Belle Isle, Leeds

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Belle Isle
Belle Isle Road. - - 128441.jpg
Belle Isle Road
Belle Isle is located in Leeds
Belle Isle
Belle Isle
Belle Isle is located in West Yorkshire
Belle Isle
Belle Isle
Location within West Yorkshire
Metropolitan borough
Metropolitan county
Sovereign stateUnited Kingdom
Post townLEEDS
Postcode districtLS10
Dialling code0113
PoliceWest Yorkshire
FireWest Yorkshire
UK Parliament
List of places
53°45′51″N 1°31′40″W / 53.7641°N 1.5278°W / 53.7641; -1.5278Coordinates: 53°45′51″N 1°31′40″W / 53.7641°N 1.5278°W / 53.7641; -1.5278

Belle Isle is a large suburb 3 miles (5 km) south of Leeds city centre, West Yorkshire, England. It is bounded to the north and east by the M621 motorway.

The district lies in the LS10 Leeds postcode area. Belle Isle is part of the Middleton Park ward of Leeds City Council and Leeds Central parliamentary constituency.


The name "Belle Isle" is first attested in the Rothwell parish register for 1762 as Newbell-ile, and then in 1763 as Belle Isle, situated at Middleton Wood End. The name is borrowed from that of the French island Belle Île, off the Breton coast, whose name is French for 'beautiful island'. The island was captured and held by British forces from 1761 to 1763 during the Seven Years' War, and this event inspired the naming of the Yorkshire settlement.[1] There is also speculation that the name might be a pun on the place-name Bell Hill (which allegedly derives from the distinctive "bell" shaped early coal mining bell pits of the hilly area).[citation needed]


Belle Isle had its own tram link to the city centre which in 1949 was linked to the Middleton arm, creating a circular tramway largely segregated from other traffic.

In the late eighteenth century, Belle Isle was just a small hamlet for workers at a colliery opposite Middleton Woods, near the current site of Middleton colliery railway.

Belle Isle now consists largely of housing estates built on farming land by the local authority housing department during the clearance of slum dwellings and the expansion of Leeds in the early twentieth-century; some of these homes are now in private ownership.

The estate is divided north to south by Belle Isle Road with the wide expanse of Belle Isle Circus lying at the centre of the estate.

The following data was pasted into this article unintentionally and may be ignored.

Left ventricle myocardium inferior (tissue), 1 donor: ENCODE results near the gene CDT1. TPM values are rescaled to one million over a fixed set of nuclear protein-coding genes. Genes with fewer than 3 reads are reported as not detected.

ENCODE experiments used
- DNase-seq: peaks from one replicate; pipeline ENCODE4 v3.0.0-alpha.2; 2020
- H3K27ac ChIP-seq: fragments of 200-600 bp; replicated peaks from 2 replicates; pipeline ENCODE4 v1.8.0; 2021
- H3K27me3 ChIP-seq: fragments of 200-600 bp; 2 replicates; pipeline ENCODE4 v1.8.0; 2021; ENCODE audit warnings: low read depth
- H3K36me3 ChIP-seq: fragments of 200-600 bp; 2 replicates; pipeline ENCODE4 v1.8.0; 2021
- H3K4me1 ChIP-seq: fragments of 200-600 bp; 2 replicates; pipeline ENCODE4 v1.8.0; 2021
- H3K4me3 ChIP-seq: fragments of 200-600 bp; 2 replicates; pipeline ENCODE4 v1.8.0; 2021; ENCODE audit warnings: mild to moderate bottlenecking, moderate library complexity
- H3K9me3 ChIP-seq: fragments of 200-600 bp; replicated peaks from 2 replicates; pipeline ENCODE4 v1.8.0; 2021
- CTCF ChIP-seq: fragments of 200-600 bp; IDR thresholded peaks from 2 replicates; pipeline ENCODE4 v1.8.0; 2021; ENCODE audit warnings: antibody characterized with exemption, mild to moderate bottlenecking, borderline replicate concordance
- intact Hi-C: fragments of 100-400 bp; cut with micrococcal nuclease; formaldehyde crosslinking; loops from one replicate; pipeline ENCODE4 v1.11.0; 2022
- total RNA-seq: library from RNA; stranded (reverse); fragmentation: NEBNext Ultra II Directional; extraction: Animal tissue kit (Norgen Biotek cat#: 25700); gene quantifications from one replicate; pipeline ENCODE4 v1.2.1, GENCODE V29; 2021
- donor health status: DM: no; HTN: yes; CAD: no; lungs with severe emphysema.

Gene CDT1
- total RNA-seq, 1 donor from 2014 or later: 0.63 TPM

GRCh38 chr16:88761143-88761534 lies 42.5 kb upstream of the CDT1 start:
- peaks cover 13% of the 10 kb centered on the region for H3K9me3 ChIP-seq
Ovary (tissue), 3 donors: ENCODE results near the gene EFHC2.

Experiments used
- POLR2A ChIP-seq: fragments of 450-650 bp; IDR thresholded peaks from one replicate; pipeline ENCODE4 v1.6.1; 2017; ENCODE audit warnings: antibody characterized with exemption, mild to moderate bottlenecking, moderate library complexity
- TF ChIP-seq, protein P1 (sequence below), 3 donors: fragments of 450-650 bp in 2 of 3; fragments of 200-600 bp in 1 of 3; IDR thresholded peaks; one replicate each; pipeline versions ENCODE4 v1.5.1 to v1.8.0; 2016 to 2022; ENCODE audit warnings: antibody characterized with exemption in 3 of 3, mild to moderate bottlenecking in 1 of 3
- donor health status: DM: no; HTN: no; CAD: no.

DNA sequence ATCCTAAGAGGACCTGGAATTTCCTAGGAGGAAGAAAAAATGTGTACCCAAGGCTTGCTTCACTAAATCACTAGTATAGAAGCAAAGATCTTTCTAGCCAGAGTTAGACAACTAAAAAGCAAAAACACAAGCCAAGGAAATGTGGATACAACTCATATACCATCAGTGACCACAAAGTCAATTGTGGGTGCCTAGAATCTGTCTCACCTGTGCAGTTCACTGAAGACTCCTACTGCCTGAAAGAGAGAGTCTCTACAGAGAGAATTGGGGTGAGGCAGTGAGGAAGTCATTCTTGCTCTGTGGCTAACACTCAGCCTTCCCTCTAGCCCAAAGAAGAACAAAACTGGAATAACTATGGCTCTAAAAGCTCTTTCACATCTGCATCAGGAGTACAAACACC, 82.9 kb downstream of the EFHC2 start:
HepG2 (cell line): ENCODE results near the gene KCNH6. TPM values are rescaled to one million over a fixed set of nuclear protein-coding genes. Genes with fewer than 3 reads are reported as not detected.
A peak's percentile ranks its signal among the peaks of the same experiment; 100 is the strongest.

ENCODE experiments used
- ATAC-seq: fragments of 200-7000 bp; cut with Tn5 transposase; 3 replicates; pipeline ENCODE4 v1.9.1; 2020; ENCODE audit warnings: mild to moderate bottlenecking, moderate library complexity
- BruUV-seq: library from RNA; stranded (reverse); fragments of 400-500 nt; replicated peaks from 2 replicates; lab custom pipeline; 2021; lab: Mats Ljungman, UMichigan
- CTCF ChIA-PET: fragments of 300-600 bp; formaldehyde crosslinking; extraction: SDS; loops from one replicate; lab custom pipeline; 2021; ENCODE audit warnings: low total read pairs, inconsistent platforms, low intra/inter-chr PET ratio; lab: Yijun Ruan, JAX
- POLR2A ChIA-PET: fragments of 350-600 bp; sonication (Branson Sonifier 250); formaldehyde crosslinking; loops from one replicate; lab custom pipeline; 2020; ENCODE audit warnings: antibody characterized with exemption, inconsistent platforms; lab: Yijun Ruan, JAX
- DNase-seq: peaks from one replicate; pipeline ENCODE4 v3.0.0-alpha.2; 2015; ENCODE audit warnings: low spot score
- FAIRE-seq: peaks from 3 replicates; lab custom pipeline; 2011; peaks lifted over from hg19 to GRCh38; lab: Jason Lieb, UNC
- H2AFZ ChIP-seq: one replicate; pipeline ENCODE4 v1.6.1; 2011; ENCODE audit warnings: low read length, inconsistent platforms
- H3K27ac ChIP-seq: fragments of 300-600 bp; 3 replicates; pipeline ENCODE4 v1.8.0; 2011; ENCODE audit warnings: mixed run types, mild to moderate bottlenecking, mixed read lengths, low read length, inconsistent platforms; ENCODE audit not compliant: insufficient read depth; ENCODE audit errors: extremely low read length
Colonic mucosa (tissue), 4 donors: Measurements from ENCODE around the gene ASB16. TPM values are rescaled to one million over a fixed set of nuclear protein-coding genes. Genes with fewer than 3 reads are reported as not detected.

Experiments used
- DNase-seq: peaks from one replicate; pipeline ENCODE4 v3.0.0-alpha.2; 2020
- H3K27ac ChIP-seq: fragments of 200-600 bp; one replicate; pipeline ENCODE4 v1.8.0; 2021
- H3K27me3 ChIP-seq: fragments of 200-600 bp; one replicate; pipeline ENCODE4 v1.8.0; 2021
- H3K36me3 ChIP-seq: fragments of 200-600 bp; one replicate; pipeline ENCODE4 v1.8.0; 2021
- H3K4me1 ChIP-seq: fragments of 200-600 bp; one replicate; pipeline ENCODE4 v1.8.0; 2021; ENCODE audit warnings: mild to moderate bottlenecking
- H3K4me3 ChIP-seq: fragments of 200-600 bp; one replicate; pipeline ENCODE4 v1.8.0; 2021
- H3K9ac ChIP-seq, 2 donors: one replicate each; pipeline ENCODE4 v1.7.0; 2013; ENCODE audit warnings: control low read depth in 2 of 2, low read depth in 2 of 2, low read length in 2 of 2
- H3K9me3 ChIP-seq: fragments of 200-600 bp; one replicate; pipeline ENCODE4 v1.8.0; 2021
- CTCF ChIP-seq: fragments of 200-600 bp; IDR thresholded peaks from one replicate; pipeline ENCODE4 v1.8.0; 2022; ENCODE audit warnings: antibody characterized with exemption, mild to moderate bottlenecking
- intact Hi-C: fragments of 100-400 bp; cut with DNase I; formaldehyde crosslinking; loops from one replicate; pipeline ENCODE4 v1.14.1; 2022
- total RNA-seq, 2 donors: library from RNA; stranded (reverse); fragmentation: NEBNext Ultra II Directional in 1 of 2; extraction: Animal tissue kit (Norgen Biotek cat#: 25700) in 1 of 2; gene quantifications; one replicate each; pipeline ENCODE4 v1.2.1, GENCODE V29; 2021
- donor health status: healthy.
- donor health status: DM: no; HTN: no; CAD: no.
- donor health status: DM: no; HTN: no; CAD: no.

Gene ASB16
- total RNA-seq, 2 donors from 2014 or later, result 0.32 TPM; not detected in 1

The majority of the homes in Belle Isle are red brick semi-detached houses although this stock has been added to over the years. The majority still belong to Leeds City Council and are managed locally by Belle Isle Tenant Management Organisation (TMO). BITMO is a not for profit housing company that is run by a tenant board.

Some of the council estates of Belle Isle are listed below:

  • Petersfield Avenue
  • Windmill Road
  • The Clearings
  • Manor Farms (often debated as to whether this lies in Middleton)
  • Newhall Road
  • The Brooms
  • The Aberfields
  • The Lanshaws
  • The Nesfields
A view of central Leeds from Belle Isle Road


Like the neighbouring communities of Beeston Hill, Holbeck and Middleton, Belle Isle is considered to be amongst the most deprived areas in the country.[2] Examples of disadvantage found in the district include low educational attainment, low skill levels, and concerns about crime, anti-social behaviour and lack of facilities.

In 2010 the Middleton Park ward which includes Belle Isle had 27487 inhabitants of which 52.2% were female and 47.8% male and 21.5% were aged 15 or under compared with an England average of 18.7%. Life Expectancy for males and females is more than three years less than the rest of Leeds. In 2001, most residents, 96.3%, identified as White British with 71.6% identifying as Christian and over 18% having no religion. Most houses are in the Council Tax Bands A and B. In April 2012, 1493 people were claiming Jobseekers allowance which at 8.3% was nearly double the Leeds' average. While all recorded crime was below the Leeds' average, criminal damage was substantially higher and nearly twice the England average.[3]